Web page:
A plague pit is the informal term used to refer to mass graves in which victims of the Black Death were buried. The term is most often used to describe pits located in Great Britain, but can be applied to any place where bubonic plague victims were buried.
The plague which swept across China, Middle East, and Europe in the 14th century is estimated to have killed between one-third and two-thirds of Europe's population. Disposal of the bodies of those who died presented huge problems for the authorities, and eventually the normal patterns of burial and funerary observance broke down.
Major plague outbreaksEdit
Plague pits were used especially often during major plague outbreaks, such as the London epidemic of 1665. Graveyards rapidly filled and parishes became strained; for example the number of deaths in the parish of St Bride's Church, Fleet Street, in 1665 was almost six times normal.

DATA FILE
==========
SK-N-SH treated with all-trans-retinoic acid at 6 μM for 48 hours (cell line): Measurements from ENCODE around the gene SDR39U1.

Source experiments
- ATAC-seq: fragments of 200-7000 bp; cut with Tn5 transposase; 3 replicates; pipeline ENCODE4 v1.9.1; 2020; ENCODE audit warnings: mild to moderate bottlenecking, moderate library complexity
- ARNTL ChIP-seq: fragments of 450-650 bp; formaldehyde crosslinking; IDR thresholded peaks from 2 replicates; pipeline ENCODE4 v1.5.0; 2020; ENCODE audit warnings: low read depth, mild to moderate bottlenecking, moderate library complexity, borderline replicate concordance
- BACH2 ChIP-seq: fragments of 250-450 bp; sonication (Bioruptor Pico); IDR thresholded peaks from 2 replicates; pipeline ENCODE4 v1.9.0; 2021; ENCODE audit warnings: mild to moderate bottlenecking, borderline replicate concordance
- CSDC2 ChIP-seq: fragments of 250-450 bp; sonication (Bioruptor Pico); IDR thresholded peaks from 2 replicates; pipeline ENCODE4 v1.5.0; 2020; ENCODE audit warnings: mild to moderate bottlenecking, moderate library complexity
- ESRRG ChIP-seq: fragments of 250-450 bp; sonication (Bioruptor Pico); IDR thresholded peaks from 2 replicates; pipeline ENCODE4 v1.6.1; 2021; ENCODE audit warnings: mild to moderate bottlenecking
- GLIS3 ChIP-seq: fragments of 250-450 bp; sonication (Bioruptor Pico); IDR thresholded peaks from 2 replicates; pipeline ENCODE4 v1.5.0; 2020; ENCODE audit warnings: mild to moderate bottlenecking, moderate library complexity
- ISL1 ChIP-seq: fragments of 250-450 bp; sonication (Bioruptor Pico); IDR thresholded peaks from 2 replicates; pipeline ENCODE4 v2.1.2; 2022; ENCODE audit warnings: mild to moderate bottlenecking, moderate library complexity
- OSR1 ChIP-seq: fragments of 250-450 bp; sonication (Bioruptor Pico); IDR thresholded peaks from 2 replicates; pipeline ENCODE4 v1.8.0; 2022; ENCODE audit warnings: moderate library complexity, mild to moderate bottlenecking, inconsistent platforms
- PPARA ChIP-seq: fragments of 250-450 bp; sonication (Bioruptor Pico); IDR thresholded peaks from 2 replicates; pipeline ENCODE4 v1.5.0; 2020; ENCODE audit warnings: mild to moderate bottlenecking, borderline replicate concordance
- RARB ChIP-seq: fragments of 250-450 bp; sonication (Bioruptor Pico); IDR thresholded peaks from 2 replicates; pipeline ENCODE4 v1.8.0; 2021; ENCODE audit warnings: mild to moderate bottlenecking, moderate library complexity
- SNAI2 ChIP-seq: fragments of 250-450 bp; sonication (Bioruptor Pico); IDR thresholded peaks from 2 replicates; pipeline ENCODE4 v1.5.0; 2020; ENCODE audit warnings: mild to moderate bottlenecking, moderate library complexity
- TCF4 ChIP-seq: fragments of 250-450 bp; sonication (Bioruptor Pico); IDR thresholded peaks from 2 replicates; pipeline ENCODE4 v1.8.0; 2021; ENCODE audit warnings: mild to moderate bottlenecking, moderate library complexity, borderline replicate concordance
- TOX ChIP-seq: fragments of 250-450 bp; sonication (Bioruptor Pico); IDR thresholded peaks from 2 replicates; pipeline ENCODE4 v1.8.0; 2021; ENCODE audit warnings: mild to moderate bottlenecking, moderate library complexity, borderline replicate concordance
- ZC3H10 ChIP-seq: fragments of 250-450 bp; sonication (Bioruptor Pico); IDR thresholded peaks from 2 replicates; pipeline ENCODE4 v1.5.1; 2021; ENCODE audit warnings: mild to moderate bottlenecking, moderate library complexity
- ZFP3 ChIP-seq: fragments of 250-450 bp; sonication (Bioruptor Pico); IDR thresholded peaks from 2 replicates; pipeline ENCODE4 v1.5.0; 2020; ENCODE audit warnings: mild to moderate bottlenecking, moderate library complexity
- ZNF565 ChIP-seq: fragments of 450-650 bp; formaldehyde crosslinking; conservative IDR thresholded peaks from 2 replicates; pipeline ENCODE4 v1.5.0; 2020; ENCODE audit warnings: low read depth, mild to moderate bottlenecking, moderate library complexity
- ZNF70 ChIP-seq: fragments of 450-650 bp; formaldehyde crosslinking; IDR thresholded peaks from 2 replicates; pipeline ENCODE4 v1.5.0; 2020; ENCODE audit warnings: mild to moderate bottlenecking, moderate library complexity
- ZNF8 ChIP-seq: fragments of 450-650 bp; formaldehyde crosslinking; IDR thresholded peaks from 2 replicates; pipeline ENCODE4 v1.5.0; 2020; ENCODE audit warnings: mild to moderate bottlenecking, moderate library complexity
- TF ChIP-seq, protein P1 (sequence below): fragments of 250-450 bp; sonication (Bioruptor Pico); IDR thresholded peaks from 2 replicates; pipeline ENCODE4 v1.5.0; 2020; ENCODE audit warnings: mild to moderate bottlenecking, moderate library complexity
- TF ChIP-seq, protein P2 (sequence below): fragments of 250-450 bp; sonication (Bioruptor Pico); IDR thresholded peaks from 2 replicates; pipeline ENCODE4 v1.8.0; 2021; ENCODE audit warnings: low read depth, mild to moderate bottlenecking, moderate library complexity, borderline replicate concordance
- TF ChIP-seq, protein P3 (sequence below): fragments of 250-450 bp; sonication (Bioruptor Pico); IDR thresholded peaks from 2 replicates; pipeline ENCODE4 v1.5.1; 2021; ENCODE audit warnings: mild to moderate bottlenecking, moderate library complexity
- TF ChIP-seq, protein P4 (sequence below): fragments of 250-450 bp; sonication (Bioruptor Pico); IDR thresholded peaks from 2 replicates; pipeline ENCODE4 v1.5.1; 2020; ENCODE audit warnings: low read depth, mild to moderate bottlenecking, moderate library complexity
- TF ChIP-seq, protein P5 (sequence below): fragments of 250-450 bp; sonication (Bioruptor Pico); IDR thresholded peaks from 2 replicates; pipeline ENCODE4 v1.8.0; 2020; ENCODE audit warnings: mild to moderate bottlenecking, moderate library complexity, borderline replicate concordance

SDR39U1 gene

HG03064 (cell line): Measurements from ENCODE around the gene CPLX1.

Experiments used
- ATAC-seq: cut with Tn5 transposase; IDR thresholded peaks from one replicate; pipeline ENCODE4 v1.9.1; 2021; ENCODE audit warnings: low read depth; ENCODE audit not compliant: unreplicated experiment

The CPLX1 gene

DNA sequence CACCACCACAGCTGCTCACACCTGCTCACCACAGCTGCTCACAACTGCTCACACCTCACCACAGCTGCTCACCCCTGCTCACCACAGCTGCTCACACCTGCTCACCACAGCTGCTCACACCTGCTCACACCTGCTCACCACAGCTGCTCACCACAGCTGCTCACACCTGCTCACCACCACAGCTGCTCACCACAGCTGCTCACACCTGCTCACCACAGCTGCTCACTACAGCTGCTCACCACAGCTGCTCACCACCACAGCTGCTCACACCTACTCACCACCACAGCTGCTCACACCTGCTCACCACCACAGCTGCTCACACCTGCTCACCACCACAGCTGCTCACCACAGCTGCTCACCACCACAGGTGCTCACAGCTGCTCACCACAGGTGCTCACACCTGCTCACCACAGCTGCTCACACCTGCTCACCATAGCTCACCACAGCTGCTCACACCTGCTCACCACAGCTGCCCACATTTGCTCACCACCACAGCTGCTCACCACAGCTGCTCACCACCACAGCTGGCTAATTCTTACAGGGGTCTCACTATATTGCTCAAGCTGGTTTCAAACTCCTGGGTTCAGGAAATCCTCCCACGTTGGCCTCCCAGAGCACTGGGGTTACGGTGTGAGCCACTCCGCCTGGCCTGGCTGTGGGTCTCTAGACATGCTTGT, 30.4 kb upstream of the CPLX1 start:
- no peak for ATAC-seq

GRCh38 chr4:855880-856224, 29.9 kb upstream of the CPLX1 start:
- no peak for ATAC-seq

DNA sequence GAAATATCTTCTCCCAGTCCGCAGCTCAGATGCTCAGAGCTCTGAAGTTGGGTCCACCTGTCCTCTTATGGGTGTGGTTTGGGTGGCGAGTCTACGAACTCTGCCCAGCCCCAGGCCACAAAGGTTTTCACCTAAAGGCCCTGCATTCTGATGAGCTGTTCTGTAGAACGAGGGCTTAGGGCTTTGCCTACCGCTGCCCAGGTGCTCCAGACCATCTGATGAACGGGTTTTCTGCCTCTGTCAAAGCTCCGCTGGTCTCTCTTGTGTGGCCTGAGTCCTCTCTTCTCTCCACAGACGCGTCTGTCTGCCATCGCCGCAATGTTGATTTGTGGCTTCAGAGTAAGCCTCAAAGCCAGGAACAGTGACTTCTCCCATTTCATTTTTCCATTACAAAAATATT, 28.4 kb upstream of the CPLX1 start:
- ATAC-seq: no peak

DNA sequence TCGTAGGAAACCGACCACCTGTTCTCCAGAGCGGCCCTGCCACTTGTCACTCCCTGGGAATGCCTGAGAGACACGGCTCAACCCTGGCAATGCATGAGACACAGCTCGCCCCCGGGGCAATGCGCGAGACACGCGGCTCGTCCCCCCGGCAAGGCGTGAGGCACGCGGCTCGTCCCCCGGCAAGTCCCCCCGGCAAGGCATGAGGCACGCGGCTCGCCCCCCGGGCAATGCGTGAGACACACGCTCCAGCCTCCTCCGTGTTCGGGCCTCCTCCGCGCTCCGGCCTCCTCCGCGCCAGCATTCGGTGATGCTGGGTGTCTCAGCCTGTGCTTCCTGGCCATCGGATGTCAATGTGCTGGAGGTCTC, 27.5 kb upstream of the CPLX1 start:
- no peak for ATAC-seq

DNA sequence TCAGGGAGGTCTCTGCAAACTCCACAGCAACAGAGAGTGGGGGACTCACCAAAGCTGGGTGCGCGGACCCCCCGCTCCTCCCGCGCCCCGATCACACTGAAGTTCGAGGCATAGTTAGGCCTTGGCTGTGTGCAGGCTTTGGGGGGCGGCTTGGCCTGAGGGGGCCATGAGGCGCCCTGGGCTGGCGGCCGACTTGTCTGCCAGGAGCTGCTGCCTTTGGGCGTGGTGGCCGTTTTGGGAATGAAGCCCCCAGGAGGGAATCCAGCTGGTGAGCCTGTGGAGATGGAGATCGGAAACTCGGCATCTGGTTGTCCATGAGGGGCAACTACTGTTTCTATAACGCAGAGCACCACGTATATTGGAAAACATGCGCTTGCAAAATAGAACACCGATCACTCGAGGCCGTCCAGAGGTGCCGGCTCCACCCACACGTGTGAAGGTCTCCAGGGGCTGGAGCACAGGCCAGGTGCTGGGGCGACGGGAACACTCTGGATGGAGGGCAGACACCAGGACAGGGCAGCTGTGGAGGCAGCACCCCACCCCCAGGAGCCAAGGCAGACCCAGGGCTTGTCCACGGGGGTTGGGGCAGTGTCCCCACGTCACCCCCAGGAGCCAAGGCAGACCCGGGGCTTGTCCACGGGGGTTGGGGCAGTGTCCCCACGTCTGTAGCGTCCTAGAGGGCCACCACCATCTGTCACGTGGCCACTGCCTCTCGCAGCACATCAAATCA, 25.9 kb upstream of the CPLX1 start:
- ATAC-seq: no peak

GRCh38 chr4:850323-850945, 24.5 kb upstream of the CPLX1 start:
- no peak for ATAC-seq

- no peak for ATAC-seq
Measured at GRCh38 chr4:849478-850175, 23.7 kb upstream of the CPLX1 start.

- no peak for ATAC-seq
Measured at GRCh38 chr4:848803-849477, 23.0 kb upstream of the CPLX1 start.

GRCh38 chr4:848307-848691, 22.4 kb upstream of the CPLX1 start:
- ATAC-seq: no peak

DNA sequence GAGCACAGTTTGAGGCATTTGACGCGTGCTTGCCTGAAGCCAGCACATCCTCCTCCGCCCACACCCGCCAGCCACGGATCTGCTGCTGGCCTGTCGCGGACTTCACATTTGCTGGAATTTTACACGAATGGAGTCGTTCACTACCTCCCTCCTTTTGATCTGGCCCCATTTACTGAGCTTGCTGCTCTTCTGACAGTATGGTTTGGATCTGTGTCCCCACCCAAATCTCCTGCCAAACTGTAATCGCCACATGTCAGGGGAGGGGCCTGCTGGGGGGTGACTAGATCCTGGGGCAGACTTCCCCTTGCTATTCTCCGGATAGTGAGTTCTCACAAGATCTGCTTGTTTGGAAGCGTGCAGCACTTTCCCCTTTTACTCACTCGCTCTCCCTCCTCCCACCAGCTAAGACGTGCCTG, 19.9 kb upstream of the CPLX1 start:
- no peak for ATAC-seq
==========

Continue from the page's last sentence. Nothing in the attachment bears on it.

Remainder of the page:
- Stéphane Barry and Norbert Gualde, "The Greatest Epidemic of History" ("La plus grande épidémie de l'histoire", in L'Histoire n° 310, June 2006, pp.45-46, say "between one-third and two-thirds"; Robert Gottfried (1983). "Black Death" in Dictionary of the Middle Ages, volume 2, pp.257-67, says "between 25 and 45 percent".
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- "Plague and Public Health in Renaissance Europe". .iath.virginia.edu. 1994-10-28. Retrieved 2011-10-27. CS1 maint: discouraged parameter (link)
- "Burial of the plague dead in early modern London". History.ac.uk. Retrieved 2011-10-27. CS1 maint: discouraged parameter (link)